Arrest of son of 'Shorty' Guzman aide led to Mexico kingpin's capture
WASHINGTON/MEXICO CITY - The arrest of the son of Joaquin "Shorty" Guzman's deputy at the U.S.-Mexico border was an important break in the operation that led to the drug lord's capture, a senior U.S. law enforcement official said on Sunday.
Following the arrest of Serafin Zambada-Ortiz, subsequent wiretaps and phone records of others provided investigators with leads that played a role in the arrest of Guzman, two people familiar with the matter said.
It was a major victory for the Mexican government in its fight against powerful drug gangs and for the cause of cooperation between Mexican and U.S. security forces.
One of several key elements in Guzman's downfall started with the arrest of Zambada-Ortiz, the son of Guzman's deputy, Ismael "El Mayo" Zambada, who could now be in line to take over from his boss.
"There's not one event in this investigation that was a tipping point," the official said. "This was one of several important turning points. But it was critical."
Another defense attorney, Saji Vettiyil, said "There is absolutely nothing on my client's phone that would lead them to Guzman and my client has not cooperated with the authorities in any way."
U.S. prosecutors said on Sunday they plan to seek the extradition of Guzman to face trial in the United States.
A spokesman for the Mexican attorney general's office declined to comment on the extradition request. President Enrique Pena Nieto's office also declined to comment.
Sensitivities over the issue could mean Guzman is more likely to face justice first in Mexico, where he still has an outstanding term to finish. He broke out of prison, reportedly in a laundry cart, in 2001.
The United States had a $5 million bounty on Guzman's head. His cartel has smuggled billions of dollars' worth of cocaine, marijuana and methamphetamine into the United States, and fought vicious turf wars with other gangs across Mexico.
He apparently did not know that he was facing sealed cocaine and methamphetamine charges in San Diego when he crossed the border.
Immigration and Customs Enforcement (ICE) agents arrested him and seized his phone. The Drug Enforcement Administration (DEA) often compares numbers in seized phones with a database of more than 1 billion records, which includes information collected by subpoena, search warrants and arrests during other drug investigations.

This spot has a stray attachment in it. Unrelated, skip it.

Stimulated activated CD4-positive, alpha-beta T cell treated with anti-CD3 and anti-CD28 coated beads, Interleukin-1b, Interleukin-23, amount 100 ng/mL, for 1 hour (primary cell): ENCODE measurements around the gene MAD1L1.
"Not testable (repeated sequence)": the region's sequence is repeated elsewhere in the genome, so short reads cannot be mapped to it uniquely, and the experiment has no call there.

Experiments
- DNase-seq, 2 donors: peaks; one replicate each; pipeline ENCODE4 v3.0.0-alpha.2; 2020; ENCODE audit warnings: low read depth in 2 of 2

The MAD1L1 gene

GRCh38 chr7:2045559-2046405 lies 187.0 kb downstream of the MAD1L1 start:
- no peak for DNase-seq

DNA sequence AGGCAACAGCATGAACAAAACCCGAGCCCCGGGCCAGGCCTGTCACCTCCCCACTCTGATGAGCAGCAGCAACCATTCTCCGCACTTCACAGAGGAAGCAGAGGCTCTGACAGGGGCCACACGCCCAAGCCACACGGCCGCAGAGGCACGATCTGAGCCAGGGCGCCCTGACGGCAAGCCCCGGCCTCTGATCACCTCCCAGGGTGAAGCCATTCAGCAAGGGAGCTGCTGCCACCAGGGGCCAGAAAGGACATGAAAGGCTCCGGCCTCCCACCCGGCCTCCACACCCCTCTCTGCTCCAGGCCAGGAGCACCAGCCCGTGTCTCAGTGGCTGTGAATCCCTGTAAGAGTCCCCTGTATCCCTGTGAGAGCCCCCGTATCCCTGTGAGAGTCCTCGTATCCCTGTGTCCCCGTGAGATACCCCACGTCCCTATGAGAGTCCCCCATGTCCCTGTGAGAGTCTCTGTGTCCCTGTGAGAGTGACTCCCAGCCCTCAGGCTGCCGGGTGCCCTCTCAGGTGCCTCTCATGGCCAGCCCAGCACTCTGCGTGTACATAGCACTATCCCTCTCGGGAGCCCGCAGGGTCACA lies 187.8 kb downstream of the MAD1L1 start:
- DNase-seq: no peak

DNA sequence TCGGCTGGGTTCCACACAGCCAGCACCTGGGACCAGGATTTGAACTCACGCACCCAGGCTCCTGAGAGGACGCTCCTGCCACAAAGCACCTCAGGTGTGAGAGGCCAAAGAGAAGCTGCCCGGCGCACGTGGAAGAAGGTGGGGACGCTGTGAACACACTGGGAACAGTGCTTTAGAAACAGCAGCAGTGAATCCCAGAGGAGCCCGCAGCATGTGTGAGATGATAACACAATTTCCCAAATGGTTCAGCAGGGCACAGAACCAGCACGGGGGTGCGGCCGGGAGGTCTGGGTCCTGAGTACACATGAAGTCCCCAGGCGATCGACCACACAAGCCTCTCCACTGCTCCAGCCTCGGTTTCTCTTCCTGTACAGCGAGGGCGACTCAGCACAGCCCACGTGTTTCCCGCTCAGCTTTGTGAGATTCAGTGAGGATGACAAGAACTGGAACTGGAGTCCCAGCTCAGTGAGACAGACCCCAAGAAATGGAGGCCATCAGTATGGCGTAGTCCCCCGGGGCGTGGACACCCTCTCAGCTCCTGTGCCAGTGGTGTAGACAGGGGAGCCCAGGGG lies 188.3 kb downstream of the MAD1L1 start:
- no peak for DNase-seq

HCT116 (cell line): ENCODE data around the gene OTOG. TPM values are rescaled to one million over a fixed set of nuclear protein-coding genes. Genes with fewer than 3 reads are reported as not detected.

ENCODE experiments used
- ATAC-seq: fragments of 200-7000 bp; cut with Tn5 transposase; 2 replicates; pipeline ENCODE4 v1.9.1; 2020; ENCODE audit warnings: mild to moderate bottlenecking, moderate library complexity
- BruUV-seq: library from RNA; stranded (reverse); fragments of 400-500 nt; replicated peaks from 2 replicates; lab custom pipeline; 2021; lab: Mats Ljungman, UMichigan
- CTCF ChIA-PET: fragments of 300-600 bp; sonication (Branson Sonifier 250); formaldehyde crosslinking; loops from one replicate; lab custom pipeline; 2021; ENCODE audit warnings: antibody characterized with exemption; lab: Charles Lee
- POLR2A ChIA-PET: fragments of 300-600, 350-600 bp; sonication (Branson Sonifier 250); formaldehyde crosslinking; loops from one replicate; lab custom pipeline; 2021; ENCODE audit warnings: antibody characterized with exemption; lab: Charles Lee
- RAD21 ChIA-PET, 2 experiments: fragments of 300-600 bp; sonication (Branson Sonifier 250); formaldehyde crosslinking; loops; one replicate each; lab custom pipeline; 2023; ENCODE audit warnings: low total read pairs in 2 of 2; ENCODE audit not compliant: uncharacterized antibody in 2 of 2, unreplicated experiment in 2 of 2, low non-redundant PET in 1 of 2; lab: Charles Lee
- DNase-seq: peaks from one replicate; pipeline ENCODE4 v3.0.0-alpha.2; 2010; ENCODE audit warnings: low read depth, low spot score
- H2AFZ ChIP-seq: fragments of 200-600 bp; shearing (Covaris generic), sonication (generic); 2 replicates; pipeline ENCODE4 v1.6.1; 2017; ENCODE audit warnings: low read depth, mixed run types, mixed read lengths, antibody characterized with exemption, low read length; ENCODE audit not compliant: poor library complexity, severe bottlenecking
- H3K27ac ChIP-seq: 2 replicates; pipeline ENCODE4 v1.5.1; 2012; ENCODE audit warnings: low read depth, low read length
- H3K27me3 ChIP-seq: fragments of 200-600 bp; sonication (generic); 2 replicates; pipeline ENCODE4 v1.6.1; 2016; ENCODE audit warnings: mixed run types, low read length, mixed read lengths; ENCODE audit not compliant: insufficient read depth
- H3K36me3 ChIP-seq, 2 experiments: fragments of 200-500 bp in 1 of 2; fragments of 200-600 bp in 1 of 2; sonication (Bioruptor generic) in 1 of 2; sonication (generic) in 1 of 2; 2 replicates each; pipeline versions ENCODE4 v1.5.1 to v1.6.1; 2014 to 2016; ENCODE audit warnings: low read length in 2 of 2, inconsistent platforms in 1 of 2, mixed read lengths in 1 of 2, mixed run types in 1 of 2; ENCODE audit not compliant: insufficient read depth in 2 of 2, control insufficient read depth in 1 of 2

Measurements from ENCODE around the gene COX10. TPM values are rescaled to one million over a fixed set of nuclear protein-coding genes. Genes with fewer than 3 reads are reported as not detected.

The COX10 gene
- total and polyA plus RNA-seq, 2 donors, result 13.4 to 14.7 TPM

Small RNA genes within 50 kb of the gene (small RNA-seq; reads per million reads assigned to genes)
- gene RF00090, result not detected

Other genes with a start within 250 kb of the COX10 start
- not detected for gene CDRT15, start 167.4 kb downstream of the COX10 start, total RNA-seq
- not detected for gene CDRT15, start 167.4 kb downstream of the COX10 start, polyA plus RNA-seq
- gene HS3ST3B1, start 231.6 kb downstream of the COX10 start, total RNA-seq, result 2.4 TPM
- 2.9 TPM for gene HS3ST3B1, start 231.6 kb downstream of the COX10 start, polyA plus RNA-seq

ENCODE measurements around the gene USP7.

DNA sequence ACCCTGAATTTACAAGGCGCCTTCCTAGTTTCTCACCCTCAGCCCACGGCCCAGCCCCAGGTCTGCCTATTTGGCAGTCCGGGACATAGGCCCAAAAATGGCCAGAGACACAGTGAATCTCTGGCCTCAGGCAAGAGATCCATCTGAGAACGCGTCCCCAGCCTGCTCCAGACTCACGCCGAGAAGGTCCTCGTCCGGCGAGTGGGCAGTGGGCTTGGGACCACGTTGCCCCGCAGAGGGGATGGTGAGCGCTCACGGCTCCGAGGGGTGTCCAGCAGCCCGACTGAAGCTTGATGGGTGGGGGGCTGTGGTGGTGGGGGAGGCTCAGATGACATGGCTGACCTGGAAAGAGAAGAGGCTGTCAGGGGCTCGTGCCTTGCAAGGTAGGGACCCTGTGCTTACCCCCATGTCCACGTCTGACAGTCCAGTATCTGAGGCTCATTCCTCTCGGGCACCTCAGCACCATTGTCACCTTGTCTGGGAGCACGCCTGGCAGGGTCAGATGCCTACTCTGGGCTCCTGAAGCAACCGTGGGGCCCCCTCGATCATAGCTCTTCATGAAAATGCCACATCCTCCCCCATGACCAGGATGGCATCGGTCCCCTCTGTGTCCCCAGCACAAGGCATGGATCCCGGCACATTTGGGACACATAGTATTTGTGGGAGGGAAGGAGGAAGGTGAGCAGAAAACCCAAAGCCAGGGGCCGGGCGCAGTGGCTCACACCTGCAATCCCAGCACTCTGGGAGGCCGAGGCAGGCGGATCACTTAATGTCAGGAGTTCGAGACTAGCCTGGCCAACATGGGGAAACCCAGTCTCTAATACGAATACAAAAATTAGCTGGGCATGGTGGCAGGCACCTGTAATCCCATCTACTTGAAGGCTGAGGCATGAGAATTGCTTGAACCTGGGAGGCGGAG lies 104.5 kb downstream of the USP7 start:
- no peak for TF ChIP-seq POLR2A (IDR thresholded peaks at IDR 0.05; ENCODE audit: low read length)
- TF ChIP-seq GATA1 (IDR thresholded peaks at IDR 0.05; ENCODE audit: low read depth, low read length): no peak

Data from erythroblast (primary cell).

The DEA and ICE often use wiretaps and metadata from those wiretaps - numbers dialed, for instance - to locate members of large drug organizations. It could not be confirmed if this technique was used in this case, but court records show that in a related drug case U.S. authorities wiretapped between 30 and 100 telephones.
The DEA also receives information on Mexican cartel telephone and email data from the U.S. National Security Agency, but U.S. officials declined to say whether the NSA played a role in the case.
"We handled this case like we handled many: using technology to work up the chain, person by person, to the top," the U.S. official said.
Last week, that trail led them to some of Guzman's senior henchmen but the drug boss himself narrowly escaped, using a network of tunnels and sewers to give his pursuers the slip.
Guzman, 56, was eventually captured on Saturday in a pre-dawn raid on a seaside condominium in the northwestern tourist resort and fishing and shrimp-processing center of Mazatlan, 135 miles from Guzman's suspected base in Culiacan.
"This is the biggest success in the drug war in 20 years, and shows that contrary to what you hear in the press, behind the scenes the U.S. and Mexico have been working well together," said another senior U.S. official.
Guzman also was charged in 2012 in Texas with importing cocaine and marijuana, money laundering, firearms violations and running a criminal enterprise that included murder.
More than 80,000 people have been killed in Mexico's drugs war over the last seven years with much of the violence in western and northern regions that have long been smuggling routes.
Many of the victims are tortured and beheaded and their bodies dumped in public places or in mass graves. The violence has ravaged border cities and even beach resorts such as Acapulco.
(This story corrects headline, first paragraph and other references to reflect that the arrest of Zambada-Ortiz and the subsequent wiretaps and phone records of others, not the seizure of the man’s phone, played a role in the capture of Guzman)
(Additional reporting by Simon Gardner in Mexico City and Mark Hosenball in Washington; Editing by Kieran Murray, Grant McCool and Mohammad Zargham)